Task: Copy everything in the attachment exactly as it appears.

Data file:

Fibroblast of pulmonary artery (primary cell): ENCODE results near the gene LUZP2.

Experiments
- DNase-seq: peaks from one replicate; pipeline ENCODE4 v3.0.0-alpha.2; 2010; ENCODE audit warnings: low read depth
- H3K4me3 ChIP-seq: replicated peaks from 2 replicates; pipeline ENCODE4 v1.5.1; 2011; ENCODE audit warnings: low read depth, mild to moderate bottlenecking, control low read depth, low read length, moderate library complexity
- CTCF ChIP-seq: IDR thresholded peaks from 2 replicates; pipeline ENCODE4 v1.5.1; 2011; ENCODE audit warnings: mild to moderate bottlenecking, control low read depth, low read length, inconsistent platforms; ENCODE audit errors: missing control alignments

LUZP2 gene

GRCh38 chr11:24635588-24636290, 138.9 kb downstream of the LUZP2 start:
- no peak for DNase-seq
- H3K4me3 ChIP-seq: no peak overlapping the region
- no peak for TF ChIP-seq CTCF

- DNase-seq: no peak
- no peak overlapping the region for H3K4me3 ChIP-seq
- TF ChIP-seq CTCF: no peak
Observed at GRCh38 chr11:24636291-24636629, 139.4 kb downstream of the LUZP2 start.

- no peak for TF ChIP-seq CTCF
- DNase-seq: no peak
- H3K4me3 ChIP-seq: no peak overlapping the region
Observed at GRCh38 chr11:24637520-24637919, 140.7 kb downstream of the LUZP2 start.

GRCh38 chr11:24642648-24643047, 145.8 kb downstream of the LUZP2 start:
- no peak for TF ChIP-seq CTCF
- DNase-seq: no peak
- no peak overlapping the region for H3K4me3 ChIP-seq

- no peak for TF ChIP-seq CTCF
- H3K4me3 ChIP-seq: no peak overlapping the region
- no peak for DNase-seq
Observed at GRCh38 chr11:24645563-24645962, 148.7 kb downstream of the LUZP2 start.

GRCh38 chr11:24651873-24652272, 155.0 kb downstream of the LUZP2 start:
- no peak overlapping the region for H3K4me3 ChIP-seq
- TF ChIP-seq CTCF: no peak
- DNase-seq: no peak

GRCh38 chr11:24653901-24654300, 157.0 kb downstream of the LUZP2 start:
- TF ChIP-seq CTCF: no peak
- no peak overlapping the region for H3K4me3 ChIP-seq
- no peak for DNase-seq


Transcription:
Fibroblast of pulmonary artery (primary cell): ENCODE results near the gene LUZP2.

Experiments
- DNase-seq: peaks from one replicate; pipeline ENCODE4 v3.0.0-alpha.2; 2010; ENCODE audit warnings: low read depth
- H3K4me3 ChIP-seq: replicated peaks from 2 replicates; pipeline ENCODE4 v1.5.1; 2011; ENCODE audit warnings: low read depth, mild to moderate bottlenecking, control low read depth, low read length, moderate library complexity
- CTCF ChIP-seq: IDR thresholded peaks from 2 replicates; pipeline ENCODE4 v1.5.1; 2011; ENCODE audit warnings: mild to moderate bottlenecking, control low read depth, low read length, inconsistent platforms; ENCODE audit errors: missing control alignments

LUZP2 gene

GRCh38 chr11:24635588-24636290, 138.9 kb downstream of the LUZP2 start:
- no peak for DNase-seq
- H3K4me3 ChIP-seq: no peak overlapping the region
- no peak for TF ChIP-seq CTCF

- DNase-seq: no peak
- no peak overlapping the region for H3K4me3 ChIP-seq
- TF ChIP-seq CTCF: no peak
Observed at GRCh38 chr11:24636291-24636629, 139.4 kb downstream of the LUZP2 start.

- no peak for TF ChIP-seq CTCF
- DNase-seq: no peak
- H3K4me3 ChIP-seq: no peak overlapping the region
Observed at GRCh38 chr11:24637520-24637919, 140.7 kb downstream of the LUZP2 start.

GRCh38 chr11:24642648-24643047, 145.8 kb downstream of the LUZP2 start:
- no peak for TF ChIP-seq CTCF
- DNase-seq: no peak
- no peak overlapping the region for H3K4me3 ChIP-seq

- no peak for TF ChIP-seq CTCF
- H3K4me3 ChIP-seq: no peak overlapping the region
- no peak for DNase-seq
Observed at GRCh38 chr11:24645563-24645962, 148.7 kb downstream of the LUZP2 start.

GRCh38 chr11:24651873-24652272, 155.0 kb downstream of the LUZP2 start:
- no peak overlapping the region for H3K4me3 ChIP-seq
- TF ChIP-seq CTCF: no peak
- DNase-seq: no peak

GRCh38 chr11:24653901-24654300, 157.0 kb downstream of the LUZP2 start:
- TF ChIP-seq CTCF: no peak
- no peak overlapping the region for H3K4me3 ChIP-seq
- no peak for DNase-seq